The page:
Archive for the ‘Community’ category

Gratitude and nurturing generosity

December 1, 2020

“The opposite of generosity is not greed, but fear.”

I had never considered that the lack of generosity could arise from a fear of scarcity, of not having enough, of going without. Scarcity is a real thing, an invisible norm, a mindset that prevents us from recognizing our gifts.

And the opposite of scarcity may not be abundance – it may be sufficiency, having enough to meet our physical, social, and emotional needs.

A few weeks ago, I attended a webinar, “Gratitude and Nurturing Generosity” with Melissa Spas of the Lake Institute and Kent Siladi, Philanthropy Director for the United Church of Christ.

They had a casual, illuminating “talk story” that changed the way I thought about giving and philanthropy.

Gratitude helps us appreciate the gifts we have and the gifts we have been given, they shared. When you realize that you may not be rich, but you have enough, you are able to open yourself to generosity.

You are able to envision doing more.

And you are able to ask others to join you in doing more.

What does having “enough” look like for you? What should you be giving thanks for in this moment?

Being thankful

November 24, 2020

Happy Thanksgiving.

Happy Thankfulness Day.

Oprah Winfrey reminds us: “Be thankful for what you have; you’ll end up having more. If you concentrate on what you don’t have, you will never, ever have enough.”

The COVID-19 pandemic has taught me many things this year, and one of the most important lessons is the reminder to be thankful, to appreciate what we have and the people who are in our lives.

Sometimes we’re not satisfied with what have and we look for something new, something more, something different.

Often what we have is more than enough.

And when we share our thankfulness with others, we can magnify our appreciation and joy.

Here are three things that you can do today to strengthen a mindset of thankfulness and gratitude:

* A surprise thank-you. Choose someone you know who works hard, who has been isolated by the pandemic, or who doesn’t receive a lot of recognition. It could be your mail delivery person, a bus driver, a neighbor, an old school friend, a teacher who made a big impact on you, or your favorite waiter or cashier, bank teller or librarian. On an ordinary day, surprise them with a phone call, an email, or a letter letting them know you’re thinking of them.

* Thankful tree. Draw a tree trunk on a large piece of cardboard (from an appliance box) or poster board; or use a real indoor tree. Cut out shapes of leaves, flowers, nuts, or fruits; use tags or even ribbons. Everyone should write down at least one thing they are thankful for, and hang it on the tree. I still have a tree that my family made years ago, and I think I’ll add more leaves to it this year.

* Thankful reminders. Create a daily alarm on your phone, tablet, or computer that asks, “What are you thankful for today?” Ask family and writes to send you an email with three things they are thankful for – and then send it to them during next year’s Thanksgiving. At home, find a simple jar and fill it with colorful slips of paper noting things you are thankful for or with small tokens that have meaning to you (such as a button, a leaf, a flower, a picture).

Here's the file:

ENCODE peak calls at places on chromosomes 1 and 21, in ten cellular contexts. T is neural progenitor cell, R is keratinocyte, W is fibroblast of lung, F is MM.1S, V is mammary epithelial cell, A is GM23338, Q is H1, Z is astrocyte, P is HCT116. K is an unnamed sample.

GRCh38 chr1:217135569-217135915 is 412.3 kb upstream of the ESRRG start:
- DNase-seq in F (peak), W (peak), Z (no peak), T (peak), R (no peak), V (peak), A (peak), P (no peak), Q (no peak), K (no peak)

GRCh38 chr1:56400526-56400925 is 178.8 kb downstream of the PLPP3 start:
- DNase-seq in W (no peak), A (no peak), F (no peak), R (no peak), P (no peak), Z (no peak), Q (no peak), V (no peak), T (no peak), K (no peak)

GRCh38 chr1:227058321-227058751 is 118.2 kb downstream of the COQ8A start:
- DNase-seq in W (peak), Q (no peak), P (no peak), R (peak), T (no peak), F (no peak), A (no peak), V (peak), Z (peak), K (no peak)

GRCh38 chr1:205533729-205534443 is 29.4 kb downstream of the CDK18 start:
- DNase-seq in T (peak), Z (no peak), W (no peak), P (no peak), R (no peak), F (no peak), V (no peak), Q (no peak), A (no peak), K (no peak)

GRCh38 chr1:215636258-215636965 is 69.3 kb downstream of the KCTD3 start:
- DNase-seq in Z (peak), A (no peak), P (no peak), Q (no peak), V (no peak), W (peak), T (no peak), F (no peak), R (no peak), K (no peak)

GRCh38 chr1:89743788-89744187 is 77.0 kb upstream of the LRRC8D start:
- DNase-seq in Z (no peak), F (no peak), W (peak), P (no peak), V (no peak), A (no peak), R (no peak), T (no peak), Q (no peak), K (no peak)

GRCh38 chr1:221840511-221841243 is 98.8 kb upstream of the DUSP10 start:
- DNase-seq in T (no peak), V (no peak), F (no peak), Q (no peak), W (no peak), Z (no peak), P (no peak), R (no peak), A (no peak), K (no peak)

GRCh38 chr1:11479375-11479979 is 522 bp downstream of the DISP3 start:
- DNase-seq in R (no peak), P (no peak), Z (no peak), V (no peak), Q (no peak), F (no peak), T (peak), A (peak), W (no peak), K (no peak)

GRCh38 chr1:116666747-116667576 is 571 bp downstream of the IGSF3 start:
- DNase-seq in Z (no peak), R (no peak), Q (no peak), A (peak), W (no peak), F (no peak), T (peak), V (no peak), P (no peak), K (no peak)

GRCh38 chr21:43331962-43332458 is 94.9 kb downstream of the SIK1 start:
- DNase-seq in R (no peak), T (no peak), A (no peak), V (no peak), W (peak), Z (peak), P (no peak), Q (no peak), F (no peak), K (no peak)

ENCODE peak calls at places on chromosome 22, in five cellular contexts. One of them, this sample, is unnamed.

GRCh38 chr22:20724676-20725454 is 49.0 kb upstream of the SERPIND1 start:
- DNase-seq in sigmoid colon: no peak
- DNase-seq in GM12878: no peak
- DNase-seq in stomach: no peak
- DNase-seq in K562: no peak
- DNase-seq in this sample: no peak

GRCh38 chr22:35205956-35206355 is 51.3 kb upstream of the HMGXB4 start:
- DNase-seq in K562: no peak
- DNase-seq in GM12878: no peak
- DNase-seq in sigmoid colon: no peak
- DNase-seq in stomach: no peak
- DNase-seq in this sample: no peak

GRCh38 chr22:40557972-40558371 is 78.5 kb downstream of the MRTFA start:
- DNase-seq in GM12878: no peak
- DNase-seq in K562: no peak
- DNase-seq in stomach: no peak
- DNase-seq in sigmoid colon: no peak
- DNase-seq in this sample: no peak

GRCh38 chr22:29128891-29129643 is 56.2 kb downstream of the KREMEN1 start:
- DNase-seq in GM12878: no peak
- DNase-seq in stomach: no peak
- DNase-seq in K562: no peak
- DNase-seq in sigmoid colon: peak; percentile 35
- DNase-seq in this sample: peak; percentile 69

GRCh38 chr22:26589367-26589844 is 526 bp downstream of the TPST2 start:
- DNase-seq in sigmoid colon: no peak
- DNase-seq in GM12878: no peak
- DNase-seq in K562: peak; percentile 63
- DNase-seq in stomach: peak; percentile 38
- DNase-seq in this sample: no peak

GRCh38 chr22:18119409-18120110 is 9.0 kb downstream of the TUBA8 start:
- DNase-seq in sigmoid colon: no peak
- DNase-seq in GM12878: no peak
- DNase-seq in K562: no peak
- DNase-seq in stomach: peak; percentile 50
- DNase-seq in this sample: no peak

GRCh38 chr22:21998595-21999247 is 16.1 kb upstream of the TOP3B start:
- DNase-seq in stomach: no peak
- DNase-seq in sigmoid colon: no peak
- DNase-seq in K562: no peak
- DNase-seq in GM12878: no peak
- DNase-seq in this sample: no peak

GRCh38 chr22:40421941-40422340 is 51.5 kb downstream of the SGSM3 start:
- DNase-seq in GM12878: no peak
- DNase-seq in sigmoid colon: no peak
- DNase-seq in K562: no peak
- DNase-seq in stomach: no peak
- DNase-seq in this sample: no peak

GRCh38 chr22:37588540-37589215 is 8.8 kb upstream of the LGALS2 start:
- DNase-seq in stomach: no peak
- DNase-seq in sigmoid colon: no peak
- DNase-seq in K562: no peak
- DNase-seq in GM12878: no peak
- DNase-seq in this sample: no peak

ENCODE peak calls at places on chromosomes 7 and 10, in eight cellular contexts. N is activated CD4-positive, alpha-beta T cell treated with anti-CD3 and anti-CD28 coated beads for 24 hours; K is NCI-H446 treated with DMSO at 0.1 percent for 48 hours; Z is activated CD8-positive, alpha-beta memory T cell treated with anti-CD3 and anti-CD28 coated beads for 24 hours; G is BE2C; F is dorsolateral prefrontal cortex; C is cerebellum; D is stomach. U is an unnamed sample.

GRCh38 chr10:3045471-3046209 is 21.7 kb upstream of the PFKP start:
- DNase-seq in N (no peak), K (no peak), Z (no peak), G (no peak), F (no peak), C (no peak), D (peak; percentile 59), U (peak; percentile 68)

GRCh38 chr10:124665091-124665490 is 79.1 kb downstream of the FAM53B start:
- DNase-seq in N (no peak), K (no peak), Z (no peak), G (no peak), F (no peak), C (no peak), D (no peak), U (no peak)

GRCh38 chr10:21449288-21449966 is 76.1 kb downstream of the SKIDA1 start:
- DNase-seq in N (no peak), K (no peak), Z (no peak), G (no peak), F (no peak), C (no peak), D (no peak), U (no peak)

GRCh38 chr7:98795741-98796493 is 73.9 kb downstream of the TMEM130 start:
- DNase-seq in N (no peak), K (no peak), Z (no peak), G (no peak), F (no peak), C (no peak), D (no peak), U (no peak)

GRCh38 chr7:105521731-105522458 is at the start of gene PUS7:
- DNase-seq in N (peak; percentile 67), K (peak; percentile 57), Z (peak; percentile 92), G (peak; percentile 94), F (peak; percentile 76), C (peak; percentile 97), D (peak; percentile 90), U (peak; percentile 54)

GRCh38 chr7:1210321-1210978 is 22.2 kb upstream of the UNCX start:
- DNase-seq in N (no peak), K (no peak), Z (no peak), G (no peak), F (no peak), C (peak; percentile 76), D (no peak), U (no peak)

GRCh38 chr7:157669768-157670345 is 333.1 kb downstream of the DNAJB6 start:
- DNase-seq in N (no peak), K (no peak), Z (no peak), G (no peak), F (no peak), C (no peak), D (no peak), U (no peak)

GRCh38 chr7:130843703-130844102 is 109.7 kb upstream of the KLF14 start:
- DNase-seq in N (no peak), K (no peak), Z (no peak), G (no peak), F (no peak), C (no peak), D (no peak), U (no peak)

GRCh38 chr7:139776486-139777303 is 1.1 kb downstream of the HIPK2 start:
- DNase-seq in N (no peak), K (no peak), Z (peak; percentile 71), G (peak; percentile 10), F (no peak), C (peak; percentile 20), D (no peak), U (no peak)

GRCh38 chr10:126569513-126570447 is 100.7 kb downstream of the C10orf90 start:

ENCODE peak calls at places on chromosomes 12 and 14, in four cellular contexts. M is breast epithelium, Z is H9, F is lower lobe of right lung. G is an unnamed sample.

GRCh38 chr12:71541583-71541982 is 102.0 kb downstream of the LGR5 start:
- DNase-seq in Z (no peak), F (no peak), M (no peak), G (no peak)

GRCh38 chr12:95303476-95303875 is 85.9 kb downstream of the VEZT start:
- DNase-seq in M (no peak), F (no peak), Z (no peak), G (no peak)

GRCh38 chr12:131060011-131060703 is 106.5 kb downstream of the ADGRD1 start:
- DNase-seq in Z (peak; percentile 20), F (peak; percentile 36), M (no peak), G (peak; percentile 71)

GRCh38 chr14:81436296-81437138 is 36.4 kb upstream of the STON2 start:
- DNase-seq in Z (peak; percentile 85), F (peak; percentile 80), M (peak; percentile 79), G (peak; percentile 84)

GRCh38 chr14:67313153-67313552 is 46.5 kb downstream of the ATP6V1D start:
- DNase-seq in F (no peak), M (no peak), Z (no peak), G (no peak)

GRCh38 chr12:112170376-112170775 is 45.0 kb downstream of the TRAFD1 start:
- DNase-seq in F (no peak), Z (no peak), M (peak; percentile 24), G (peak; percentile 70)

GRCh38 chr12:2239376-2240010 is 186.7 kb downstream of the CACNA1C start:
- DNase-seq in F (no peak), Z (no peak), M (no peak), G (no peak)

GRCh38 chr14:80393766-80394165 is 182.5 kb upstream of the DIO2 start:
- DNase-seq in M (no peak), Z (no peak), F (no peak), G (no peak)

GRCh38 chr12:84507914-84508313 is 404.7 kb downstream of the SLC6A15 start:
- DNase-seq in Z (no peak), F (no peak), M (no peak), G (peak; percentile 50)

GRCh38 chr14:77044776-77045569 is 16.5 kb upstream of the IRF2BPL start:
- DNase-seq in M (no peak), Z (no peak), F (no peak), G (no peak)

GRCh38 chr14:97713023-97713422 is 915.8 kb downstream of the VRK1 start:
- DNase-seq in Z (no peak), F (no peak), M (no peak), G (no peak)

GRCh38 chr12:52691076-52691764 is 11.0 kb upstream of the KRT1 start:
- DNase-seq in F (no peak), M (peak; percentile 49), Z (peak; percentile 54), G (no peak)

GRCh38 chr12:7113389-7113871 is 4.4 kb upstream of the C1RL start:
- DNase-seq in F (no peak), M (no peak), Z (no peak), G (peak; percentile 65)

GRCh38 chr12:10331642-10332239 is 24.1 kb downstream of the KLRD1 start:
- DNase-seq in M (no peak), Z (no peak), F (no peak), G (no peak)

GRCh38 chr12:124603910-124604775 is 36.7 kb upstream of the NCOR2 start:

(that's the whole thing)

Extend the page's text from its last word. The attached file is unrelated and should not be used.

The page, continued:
Thank you for reading Better Hawaii, for your encouragement, for being open to different points of view, and for your optimism.

Who are you thankful for? How can you show your thankfulness?

Fundraising during a pandemic

October 6, 2020

During this pandemic, so many people are struggling and in need of food, jobs, and healthcare. It may seem uncomfortable or insensitive to host a fundraiser or ask for money.

This is exactly the reason that fundraisers need to continue. Nonprofits are not raising money for themselves; they are raising it for their beneficiaries, now and in the future.

Why fundraise during a pandemic?

To show appreciation

It makes people feel valued. We can show our appreciation and gratitude for people and organizations who are committed to hope, healing, and service in Hawai’i.

To motivate

Recognition motivates people. We’re not here to become wealthy… we’re doing good because we believe in helping people. And being recognized is a small way that we can show our appreciation – and inspire others.

To celebrate

It’s an opportunity to celebrate. This gives us a reason to relax, have fun, and enjoy fellowship with others. Though we are physically distant and may experience Zoom fatigue, it reminds us that we have much to be thankful for.

To reflect

It’s a time to reflect on what we can accomplish when we work together. We are not alone, and together we can face challenges.

To remind

During this pandemic, the work that nonprofits do is more important than ever.

To offer an opportunity to give

Giving makes us feel good! It’s a way that those who support the mission can walk together.

There are many ways to give. Giving is also about volunteering your time, sharing your knowledge, and spreading kindness. Not just during a pandemic, but every day.